“Roots” ushered in an era of Black Pride, films and television mini-series which focused in on the personal histories of individual slaves and their offspring, and attempted to reveal the overwhelming and far-reaching impact of the racist institution. These included “A Woman Called Moses” (1978), “Roots: The Next Generations” (1979) and “Solomon Northup’s Odyssey” (1984). 

Since then, realism has become a theme and a goal of many slavery pieces.
Part of that realism, it seems, has been focusing in on the visceral violence of slavery. “Amistad” (1997), “Beloved” (1998), “Amazing Grace” (2006), Venus Noire (2010) and “Django Unchained” (2012) have all experimented with images that take us to the extremes of slavery ― lynching, beating, starvation, rape, and the physical toll of actual slave labor.

There have been more films about black people dealing with slavery in the past than there have been of black people living in the present.

More recently, we’ve seen a kind of resurgence or renaissance of slave stories in Hollywood. Many considered 2013 the “year of the slave movie” ― a total of seven films about slavery from major and indie studios alike were released ― two of them starring Chiwitel Ejiofor. The most talked about and most prolific of the batch was “12 Years A Slave,” which starred Chiwitel Ejiofor as Solomon Northup, a freeman from New York State who was kidnapped and forced into slavery in South Carolina. 

“12 Years A Slave” turned the degradation and brutality of slavery that we’d seen before into art. The film was lauded as much for its direction and cinematography as it was for forcing viewers to watch scenes of black bodies being branded, flayed, hung, and broken in unspeakable ways. 

When Parker speaks of the “lens” through which slavery is currently seen, perhaps he speaks of the way in which most current films and TV shows about slavery focus particularly on black pain, on violence against black bodies. And in the instances when these characters are able to transcend their circumstances, that redemption often comes in the form of a white savior.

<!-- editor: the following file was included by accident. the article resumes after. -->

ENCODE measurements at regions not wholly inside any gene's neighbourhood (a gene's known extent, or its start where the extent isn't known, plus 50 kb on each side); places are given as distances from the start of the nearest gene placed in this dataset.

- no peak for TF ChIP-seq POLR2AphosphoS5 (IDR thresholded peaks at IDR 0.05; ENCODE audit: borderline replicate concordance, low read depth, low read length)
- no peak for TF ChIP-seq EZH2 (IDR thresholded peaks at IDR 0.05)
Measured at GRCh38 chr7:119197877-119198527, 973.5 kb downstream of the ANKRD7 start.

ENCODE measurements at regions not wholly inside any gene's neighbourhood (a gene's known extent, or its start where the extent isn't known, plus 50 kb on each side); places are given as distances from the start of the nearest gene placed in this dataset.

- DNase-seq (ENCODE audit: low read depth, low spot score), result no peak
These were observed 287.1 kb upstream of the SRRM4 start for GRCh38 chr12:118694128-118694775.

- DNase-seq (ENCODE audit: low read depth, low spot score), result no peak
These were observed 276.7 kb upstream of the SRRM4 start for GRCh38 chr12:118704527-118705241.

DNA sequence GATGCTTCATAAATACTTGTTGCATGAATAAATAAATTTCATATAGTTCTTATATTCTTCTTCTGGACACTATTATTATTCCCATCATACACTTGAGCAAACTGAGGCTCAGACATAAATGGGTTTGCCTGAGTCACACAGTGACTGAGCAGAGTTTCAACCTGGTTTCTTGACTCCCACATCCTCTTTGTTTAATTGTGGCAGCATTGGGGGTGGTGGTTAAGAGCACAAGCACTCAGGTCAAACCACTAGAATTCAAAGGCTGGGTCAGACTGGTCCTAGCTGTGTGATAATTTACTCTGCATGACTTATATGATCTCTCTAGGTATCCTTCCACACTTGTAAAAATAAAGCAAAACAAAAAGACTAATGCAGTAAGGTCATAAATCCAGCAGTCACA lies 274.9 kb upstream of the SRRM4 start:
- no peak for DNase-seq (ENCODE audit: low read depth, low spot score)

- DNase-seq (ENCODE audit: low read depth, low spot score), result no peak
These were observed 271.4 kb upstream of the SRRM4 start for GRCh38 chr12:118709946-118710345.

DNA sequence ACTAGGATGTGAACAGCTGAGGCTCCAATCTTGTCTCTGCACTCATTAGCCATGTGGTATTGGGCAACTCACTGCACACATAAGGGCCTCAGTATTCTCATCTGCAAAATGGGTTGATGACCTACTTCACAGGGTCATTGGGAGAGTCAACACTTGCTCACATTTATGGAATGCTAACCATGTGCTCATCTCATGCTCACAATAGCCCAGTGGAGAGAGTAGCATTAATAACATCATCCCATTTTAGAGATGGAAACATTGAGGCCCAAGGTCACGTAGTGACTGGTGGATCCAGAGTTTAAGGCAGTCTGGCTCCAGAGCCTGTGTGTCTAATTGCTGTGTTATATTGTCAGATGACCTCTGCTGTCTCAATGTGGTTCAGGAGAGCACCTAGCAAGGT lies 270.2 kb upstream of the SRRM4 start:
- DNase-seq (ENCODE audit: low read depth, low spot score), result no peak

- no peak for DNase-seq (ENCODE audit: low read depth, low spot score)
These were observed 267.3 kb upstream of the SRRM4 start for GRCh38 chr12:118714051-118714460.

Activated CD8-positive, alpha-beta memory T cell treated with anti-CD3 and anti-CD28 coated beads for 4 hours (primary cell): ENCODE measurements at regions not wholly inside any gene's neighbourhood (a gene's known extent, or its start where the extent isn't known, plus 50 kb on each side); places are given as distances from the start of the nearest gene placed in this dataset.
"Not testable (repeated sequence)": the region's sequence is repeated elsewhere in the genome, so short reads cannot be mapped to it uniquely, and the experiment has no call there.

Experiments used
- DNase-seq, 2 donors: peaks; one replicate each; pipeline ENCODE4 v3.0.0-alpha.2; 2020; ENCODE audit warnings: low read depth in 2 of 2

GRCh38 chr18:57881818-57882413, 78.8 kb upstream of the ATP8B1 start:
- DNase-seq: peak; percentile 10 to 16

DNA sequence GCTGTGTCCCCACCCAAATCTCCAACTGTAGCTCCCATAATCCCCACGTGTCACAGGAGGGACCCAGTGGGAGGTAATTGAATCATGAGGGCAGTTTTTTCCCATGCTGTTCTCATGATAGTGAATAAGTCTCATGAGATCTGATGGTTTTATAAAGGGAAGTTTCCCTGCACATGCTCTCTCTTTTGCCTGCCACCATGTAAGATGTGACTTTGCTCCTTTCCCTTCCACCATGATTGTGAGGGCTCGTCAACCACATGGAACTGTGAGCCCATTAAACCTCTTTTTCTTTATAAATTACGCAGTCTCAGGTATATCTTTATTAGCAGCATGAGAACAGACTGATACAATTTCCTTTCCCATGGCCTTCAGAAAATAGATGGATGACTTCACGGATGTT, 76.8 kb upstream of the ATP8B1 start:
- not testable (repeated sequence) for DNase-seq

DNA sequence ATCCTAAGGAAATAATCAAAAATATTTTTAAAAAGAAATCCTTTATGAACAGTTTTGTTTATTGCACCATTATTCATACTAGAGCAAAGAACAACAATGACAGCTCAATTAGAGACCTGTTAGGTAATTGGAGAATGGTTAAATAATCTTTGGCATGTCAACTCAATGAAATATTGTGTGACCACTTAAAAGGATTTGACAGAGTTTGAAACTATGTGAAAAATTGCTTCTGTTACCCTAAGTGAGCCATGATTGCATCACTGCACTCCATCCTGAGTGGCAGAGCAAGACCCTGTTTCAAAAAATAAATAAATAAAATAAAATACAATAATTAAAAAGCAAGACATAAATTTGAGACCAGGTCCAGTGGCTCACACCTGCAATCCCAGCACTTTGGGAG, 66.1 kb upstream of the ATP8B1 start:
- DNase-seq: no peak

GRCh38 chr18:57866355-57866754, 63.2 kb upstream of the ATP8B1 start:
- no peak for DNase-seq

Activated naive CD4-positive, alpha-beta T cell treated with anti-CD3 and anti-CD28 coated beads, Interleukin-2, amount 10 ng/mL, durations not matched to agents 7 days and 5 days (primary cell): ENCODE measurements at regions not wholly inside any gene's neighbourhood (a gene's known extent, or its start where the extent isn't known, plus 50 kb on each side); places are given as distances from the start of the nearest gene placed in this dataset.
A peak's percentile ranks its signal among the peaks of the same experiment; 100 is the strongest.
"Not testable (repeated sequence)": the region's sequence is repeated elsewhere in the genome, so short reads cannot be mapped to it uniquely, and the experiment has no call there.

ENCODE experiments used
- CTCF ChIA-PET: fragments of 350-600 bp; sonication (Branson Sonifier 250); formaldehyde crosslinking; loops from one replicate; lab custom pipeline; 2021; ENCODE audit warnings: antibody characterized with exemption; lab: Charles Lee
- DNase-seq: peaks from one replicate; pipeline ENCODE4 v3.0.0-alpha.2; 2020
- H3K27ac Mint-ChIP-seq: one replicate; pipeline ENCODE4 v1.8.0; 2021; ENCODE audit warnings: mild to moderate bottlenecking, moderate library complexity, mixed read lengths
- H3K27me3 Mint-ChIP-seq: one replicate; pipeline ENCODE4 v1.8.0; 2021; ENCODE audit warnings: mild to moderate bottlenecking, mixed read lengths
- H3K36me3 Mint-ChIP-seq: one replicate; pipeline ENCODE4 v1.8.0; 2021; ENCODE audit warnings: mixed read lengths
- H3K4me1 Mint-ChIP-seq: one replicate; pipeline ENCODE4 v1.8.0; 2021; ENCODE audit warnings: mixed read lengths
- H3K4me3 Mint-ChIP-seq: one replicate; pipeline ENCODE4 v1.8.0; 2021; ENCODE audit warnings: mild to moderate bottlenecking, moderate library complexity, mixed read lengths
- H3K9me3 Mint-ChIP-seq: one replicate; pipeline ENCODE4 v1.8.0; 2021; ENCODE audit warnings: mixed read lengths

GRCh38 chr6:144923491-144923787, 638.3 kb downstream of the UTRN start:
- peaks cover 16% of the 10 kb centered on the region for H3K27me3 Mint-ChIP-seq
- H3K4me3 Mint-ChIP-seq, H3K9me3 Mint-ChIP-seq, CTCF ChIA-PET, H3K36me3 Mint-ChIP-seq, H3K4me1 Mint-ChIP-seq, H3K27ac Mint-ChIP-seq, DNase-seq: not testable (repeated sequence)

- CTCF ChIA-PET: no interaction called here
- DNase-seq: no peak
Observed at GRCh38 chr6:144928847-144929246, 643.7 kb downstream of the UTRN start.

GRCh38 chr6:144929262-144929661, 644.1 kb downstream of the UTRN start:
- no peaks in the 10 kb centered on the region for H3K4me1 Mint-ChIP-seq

In January, Jezebel writer Kara Brown wrote an essay passionately titled “I’m So Damn Tired of Slave Movies,” in response to the attention that “Birth of a Nation” initially received after it premiered at Sundance. For Brown, Hollywood’s preoccupation with producing and rewarding movies like “12 Years a Slave” and “Birth of a Nation” is proof that it “has a problem with only paying attention to non-white people when they’re playing a stereotype.” 

Lupita Nyong'o as Patsey in "12 Years A Slave." 
Fox Searchlight
Lupita Nyong'o as Patsey in "12 Years A Slave." 

In the past 20 years, there have probably been more major films about black people dealing with slavery and the struggle for civil rights in the past in than there have been about black people living in the present. (Not to mention the future ― the scifi genre has always been notoriously white). But while some people are weary of seeing black people in these stories, other people, like The Root writer Demetria Lucas D’oyley, argue that we need more films about slavery, not less. 

“I mean, it was a roughly 397-year stretch of American history,” D’oyley wrote in January. “We’re just now getting a mainstream film about Nat Turner. Do we want to throw in the towel before we get a theatrical release about Harriet Tubman or the Haitian revolution?”

Should films about slavery be art, or educational, or both?

On Friday, “The Birth of A Nation” will premiere in theaters across the United States. Early reviews have suggested that it’s no masterpiece, using many of the familiar tropes and images that have been established and built upon in slave movies before it. But according to Parker and his supporters, what makes the film so important is its educational quality ― it’s introducing many people to the “real” story of Nat Turner.

And yet, looking back over 100 years of films about slavery and the effects of slavery, the question is if that’s enough. Should films about slavery be art, or educational, or both? Should they always be brutal? Or should they be more palpable, less controversial? And does the grave subject matter of slavery make it worth supporting a film like “Birth of a Nation” and, therefore, it’s problematic director?

There must be a reason why we return, over and over again, to the institution of slavery when telling black stories on screen. Perhaps the constant return is a symptom of us never truly reckoning as a nation with the reality of American slavery as well as its complex, far-reaching ramifications. Perhaps, with each new movie, we’re attempting to arrive closer and closer to the truth of slavery and, by doing so, the truth of who and what America really is.